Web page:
5 Flowers to Plant in Spring
See how to use these reliable performers in your garden this summer
1. CALIBRACHOA HYBRIDS; Sunset climate zones 8, 9, 14–24 as a perennial; zones 2–7, 10–13 as an annual. Tougher than petunias, calibrachoa has smaller flowers that last longer and fall off cleanly after bloom. They’re also abundant with ample water and fertilizer.
MiniFamous series. This year includes the first double calibrachoa.
Superbells series. Heat-resistant for hot-summer climates, these have large flowers in a wide range of colors. ‘Tequila Sunrise’ flowers are bright orange streaked with yellow.
How to use them. Use trailing calibrachoas in hanging baskets, mounding varieties as bedding plants (space 8 to 10 inches apart). For a showstopper in a large pot, pair Trailing Light Blue or cherry red Superbells with ‘Palace Purple’ heuchera or purple Ipomoea batatas ‘Ace of Spades’.
2. NEW GUINEA IMPATIENS HYBRIDS; perennial in zones 24, H1, H2; annual elsewhere. Plants need sun to bloom well. Choose an area that gets morning sun and light afternoon shade (full sun all day at the coast). Give them ample water. Feed regularly, starting 3 weeks after planting.
Pure Beauty series. Comes in a range of solid colors, including pink, violet, orange, and white. Plants grow as 18- to 24-inch mounds, great in pots and garden beds.
Celebration series. Flowers are large―3 inches across. Use trailing kinds in hanging baskets.
How to use them. Pretty in beds with colorful foliage plants that thrive in part sun. Mass them in patio pots or pair them (Celebration ‘Pink’ is pretty in a chocolate brown pot with Iresine herbstii ‘Blazin’ Rose’). In a 12-inch hanging basket, plant five seedlings of a trailer such as ‘Fanfare Orange’.
3. SALVIA SPLENDENS; perennial in zones 21–24, H2; annual elsewhere. You can give them full sun in mild-summer climates, but they’ll have a much longer season of bloom in partial shade where summers are hot. They need moderate water and occasional feeding to stay strong.
Picante series. Grows 15 inches high, 10 to 12 inches wide, and produces huge flower spikes in the red, salmon, and wine color range. If you have space, try ‘Van Houttei’, whose 3-foot-tall, 4-foot-wide stature supports maroon flowers tinged with scarlet-orange.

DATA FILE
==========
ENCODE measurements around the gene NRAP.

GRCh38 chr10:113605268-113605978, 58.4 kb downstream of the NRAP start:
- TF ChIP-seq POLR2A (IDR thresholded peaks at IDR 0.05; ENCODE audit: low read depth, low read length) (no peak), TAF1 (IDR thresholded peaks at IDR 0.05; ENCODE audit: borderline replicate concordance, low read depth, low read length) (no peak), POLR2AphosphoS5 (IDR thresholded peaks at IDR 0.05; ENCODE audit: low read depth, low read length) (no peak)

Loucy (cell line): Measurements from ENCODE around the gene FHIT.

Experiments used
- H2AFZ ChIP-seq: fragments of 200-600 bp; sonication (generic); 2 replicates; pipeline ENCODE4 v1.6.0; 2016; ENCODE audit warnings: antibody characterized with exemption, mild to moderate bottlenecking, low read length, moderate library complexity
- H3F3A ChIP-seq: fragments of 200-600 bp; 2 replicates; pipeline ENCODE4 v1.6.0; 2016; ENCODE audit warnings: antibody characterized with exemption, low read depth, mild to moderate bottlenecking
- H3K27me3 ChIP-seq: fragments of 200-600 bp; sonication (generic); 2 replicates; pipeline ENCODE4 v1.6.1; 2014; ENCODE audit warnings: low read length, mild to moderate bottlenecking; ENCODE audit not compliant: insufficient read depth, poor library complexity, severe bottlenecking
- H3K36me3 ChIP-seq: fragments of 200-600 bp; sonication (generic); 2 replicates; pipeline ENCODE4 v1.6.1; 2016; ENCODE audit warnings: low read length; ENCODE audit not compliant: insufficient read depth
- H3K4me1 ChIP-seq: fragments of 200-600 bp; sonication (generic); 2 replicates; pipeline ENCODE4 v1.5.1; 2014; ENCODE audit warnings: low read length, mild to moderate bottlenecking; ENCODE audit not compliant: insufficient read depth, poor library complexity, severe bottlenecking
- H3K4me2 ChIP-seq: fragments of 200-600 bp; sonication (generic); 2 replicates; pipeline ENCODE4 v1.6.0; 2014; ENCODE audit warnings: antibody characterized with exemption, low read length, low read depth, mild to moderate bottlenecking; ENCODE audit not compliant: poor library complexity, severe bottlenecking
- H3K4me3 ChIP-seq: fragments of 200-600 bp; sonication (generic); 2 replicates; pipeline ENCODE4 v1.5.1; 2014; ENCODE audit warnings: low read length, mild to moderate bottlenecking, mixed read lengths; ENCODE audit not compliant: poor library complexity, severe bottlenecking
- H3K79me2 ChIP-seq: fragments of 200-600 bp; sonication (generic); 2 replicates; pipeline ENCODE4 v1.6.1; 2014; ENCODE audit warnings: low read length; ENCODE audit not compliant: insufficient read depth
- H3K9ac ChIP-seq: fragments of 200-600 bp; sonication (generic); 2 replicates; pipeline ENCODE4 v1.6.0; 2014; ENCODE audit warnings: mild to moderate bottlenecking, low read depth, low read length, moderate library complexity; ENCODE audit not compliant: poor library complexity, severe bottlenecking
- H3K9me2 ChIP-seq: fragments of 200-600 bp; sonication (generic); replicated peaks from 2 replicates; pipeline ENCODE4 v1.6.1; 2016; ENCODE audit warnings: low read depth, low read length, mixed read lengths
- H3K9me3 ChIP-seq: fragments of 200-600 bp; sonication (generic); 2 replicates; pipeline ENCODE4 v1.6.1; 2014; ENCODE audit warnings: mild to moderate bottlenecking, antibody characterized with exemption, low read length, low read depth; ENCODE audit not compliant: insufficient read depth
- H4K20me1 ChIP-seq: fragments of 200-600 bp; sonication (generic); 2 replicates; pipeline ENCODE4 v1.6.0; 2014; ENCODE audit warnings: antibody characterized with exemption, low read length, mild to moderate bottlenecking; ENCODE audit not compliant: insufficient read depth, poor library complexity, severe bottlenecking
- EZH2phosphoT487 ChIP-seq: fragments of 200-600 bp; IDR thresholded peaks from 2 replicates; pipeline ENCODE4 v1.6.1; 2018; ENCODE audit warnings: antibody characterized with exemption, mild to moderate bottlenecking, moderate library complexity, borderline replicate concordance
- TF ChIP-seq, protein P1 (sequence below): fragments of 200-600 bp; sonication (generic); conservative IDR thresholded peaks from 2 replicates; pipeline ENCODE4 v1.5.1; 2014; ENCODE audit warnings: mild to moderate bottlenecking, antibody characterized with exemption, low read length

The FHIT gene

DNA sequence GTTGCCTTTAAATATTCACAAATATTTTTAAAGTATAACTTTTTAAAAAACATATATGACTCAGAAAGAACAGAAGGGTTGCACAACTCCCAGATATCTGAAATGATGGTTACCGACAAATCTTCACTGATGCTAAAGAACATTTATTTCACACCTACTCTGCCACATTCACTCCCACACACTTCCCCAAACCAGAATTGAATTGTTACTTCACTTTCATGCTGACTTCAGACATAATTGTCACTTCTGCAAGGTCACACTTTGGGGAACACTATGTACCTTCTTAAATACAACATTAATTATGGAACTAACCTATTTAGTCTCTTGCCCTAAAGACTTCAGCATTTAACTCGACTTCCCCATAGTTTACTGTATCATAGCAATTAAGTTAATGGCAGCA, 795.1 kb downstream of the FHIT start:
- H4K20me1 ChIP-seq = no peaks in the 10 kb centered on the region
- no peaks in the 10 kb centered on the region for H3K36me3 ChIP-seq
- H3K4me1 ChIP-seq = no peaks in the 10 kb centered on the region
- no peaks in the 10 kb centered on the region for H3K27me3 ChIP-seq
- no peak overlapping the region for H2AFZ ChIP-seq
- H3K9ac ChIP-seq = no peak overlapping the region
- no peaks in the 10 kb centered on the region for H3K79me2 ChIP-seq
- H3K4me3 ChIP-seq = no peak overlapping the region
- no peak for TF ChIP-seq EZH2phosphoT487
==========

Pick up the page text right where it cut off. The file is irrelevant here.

How to use them. The mixture has more zing than blocks of single colors (though scarlet has plenty of impact by itself, especially if contrasted with the chartreuse leaves of ‘Marguerite’ sweet potato vine). Bed these out in the shade of a high-branched tree.
4. TWINSPUR (DIASCIA BARBERAE); perennial in zones 1–10, 14–24, H1; annual in colder zones. Full sun, or afternoon shade where summers are hot. Regular water. Feed at planting time, then repeat at summer’s end. Shear back after each bloom cycle for repeat flowers.
‘Denim’ (part of the Sun Chimes series). New this year and already a favorite. Deep blue flowers atop 10-inch stems have a pink wash on the petals. Two spurs (thus the name) on the back contain oils that attract bees. Also look for the species, whose flowers are pink.
How to use them. A mat-forming plant, twinspur looks great massed in beds. But it also makes a pretty companion for roses in 22-inch containers; it thrives in the same growing conditions and its colors complement a wide range of roses, especially those with blooms in apricot shades.
5. ZINNIA ELEGANS; annual all zones. Plant in full sun in a spot that gets good air circulation. Feed regularly and snip off faded flowers to keep new ones coming. Among the easiest plants to grow from seed, zinnias need protection from snails and slugs.
‘Zowie!’ Intricately patterned, flame-colored flowers make this such a unique zinnia that its breeder decided not to turn it into a series. This true annual grows 2½ to 3 feet tall.
Magellan series. Try this for 12- to 14-inch-tall zinnias in red, pink, white, yellow, and orange.
How to use them. In our trials last year, one seed packet of ‘Zowie!’ filled a 4- by 8-foot bed with color until frost. Just give the plants plenty of room (we spaced ours 18 inches apart). Mass them in pots, or try a trio of plants in a container with a fringe of trailing blue scaevola.